#atozchallenge: Half and Half (It’s not coffee without it)

I was looking for interesting information about Half and Half and came across a statement that exactly describes what I love about this product. Ready?

“the addition of half and half gives coffee body and richness without turning it grey”

And that is my experience exactly.  On the rare occasions when I’m out of half and half and resort to using the husband’s skim milk in my morning coffee, the mere sight of it is enough to make me give up and dump it in the sink. Not the same and not worth drinking. I’m looking for this and nothing else.

warm brown, not grey…


As you might imagine the term half and half means half milk and half cream, but it gets more specific than that when you look at the milk fat content. These are the general parameters:

  • whole milk       3.5% fat
  • half and half    about 12% fat, not enough to whip or be stable in sauces
  • light cream       16 -29% fat, generally not available in the U.S.
  • light whipping cream   30 -35% fat, has to have this much fat to whip and hold shape
  • heavy whipping cream   36 – 40% fat, whips quickly and is very stable
  • manufactured cream   40- 45% fat, used only in restaurants and why their stuff tastes so good and makes you fat

All these different products have their specific uses that relate to the amount of fat they have.  In cooking, the fat in cream makes it stable, meaning that it won’t separate and curdle. If you use a lower fat product like half and half in a sauce or to thicken a soup you should add it at the very end and not over cook it or it will curdle. It won’t taste bad if it does but it doesn’t look good either. It won’t curdle  with the heat of your coffee due to an additive, sodium citrate disodium phosphate (less than .5%) which keeps it from separating. One of it’s best and most common uses is to make your coffee rich tasting with that beautiful warm brown color… hmmm.

Using 2 tablespoons in your coffee will give you 40 calories.  Using 1/2 cup will give you 315 calories.  Personally, I find it better not to measure. After all, I’m not going to be drinking gallons of the stuff.

Be aware that in that same 2 tablespoon serving you will be getting 3 grams of fat, which is 5% of your daily allotment and 2 grams of that is saturated fat, 15 milligrams of cholesterol, 20 milligrams of sodium, 1 gram of sugar (lactose), 1 gram of protein, 2% of your vitamin A requirement, 4% of your vitamin C requirement and 6% of your iron requirement.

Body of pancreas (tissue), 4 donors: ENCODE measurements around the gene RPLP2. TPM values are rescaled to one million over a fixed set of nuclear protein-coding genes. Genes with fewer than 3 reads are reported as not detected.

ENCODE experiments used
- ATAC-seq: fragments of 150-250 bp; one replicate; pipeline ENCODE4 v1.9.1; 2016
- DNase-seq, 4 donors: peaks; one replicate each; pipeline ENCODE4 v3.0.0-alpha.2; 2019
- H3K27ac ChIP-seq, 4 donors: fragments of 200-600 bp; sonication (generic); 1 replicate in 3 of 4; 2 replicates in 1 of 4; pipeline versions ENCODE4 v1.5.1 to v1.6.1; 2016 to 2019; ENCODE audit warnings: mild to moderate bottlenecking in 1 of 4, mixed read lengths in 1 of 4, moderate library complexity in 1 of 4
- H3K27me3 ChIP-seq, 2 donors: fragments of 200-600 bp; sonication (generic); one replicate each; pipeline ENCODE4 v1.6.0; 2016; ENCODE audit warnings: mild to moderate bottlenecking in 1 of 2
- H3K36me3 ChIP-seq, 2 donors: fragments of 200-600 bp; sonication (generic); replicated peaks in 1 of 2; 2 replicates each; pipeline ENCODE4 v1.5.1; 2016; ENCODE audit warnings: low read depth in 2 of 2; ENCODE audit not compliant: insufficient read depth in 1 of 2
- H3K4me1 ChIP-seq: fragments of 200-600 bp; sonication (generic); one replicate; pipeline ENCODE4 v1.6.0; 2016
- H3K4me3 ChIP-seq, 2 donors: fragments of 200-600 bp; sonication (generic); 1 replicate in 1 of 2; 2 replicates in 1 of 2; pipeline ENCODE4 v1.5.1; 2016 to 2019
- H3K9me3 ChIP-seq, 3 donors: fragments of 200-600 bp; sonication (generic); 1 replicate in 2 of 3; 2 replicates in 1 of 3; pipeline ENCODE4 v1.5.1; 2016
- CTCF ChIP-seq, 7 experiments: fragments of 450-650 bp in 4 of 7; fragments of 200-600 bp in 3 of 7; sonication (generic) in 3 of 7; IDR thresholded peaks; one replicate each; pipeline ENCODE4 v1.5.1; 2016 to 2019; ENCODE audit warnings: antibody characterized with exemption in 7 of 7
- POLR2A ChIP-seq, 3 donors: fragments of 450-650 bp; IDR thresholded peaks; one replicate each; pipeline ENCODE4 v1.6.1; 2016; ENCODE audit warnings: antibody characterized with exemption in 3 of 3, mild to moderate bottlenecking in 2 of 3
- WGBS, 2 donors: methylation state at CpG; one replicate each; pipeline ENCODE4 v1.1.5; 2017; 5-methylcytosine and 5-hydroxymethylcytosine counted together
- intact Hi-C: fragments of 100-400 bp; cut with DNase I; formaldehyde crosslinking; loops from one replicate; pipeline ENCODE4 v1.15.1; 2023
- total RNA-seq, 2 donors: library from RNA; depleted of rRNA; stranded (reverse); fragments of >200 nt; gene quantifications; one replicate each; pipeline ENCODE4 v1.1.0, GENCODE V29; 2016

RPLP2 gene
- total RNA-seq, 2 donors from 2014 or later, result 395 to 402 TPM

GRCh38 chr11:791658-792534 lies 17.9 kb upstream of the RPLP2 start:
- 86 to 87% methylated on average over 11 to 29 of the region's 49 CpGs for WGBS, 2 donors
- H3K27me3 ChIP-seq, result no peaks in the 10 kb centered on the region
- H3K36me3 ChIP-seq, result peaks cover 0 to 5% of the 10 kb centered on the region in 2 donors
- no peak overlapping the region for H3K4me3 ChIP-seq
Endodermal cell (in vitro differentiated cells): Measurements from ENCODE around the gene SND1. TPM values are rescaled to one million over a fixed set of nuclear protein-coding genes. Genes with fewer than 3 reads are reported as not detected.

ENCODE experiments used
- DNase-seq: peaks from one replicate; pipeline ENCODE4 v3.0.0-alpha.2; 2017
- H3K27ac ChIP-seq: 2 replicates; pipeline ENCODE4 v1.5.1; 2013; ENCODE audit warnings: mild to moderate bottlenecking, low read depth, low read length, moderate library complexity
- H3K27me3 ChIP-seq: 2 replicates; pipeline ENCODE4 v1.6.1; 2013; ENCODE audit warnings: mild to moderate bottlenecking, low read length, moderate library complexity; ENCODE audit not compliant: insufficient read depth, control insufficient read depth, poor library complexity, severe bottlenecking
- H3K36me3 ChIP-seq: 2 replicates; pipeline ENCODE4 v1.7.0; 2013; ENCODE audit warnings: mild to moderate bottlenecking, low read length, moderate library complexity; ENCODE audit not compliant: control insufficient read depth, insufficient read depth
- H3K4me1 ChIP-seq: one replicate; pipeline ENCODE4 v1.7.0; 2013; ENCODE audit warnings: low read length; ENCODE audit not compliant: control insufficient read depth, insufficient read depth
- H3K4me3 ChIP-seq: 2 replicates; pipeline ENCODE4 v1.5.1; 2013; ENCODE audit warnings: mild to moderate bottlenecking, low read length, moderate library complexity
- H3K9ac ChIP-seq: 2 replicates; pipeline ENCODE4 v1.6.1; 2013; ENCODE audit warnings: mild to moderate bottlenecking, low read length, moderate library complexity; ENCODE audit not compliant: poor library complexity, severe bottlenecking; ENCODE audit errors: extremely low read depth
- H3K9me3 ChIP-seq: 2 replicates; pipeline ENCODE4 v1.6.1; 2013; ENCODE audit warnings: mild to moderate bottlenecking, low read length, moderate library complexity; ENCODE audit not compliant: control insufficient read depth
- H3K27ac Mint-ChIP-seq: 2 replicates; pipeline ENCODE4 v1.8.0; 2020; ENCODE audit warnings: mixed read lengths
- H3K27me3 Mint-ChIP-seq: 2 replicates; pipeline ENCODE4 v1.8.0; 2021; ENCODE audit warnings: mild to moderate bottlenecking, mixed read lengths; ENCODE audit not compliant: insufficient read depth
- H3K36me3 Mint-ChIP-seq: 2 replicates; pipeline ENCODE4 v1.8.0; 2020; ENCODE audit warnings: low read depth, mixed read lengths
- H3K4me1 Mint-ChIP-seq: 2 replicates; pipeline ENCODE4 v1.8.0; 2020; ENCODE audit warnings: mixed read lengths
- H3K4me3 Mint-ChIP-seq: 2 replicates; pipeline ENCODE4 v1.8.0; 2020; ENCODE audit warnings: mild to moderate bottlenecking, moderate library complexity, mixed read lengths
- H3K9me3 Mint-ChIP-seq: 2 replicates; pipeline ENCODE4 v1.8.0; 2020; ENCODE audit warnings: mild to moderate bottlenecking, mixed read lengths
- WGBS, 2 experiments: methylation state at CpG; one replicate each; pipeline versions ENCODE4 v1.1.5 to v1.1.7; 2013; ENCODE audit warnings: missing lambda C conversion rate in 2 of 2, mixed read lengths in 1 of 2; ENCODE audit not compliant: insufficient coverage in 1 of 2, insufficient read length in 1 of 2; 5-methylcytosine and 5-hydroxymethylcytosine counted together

Some people are going to try non-fat half and half, which is a complete misnomer because if there’s no fat in it, it can’t be half cream can it? This product is actually skim milk with added thickeners and corn syrup intending to masquerade as the real thing. It does have half the calories but has twice the amount of sodium. As you might guess, it does not have the body and richness of half and half, not at all.

You can make your own half and half by using 1 part milk to 1 part light cream, or 3 parts milk to 1 part light whipping cream, or 4 parts milk to 1 part heavy whipping cream.  But what a lot of trouble – better to not run out of it in the first place!

Click on this link to find other uses for half and half that are interesting and really quite good. Many recipes that call for cream or light cream will do well with half and half and you will have fewer calories as a result.

That’s it for H!

4 thoughts on “#atozchallenge: Half and Half (It’s not coffee without it)

  1. Its look like you gave many hours to research on this, nice guide indeed  I use half and half for chocolate ganache and for my flavorful sauce for my pasta. It makes these so smooth. I love my coffee black or sometime cold brew. Will try this for my coffee, as sometimes we need a smooth taste then just caffeine. Also check some of my coffee machine buying tips.

  2. I love half and half for my gravies and white sauce. I tried it once with 2% milk because I didn’t have half and half and you guess it, not as good.

    I could go onto my soapbox about what I think about substitutions for natural fat… but I won’t 🙂

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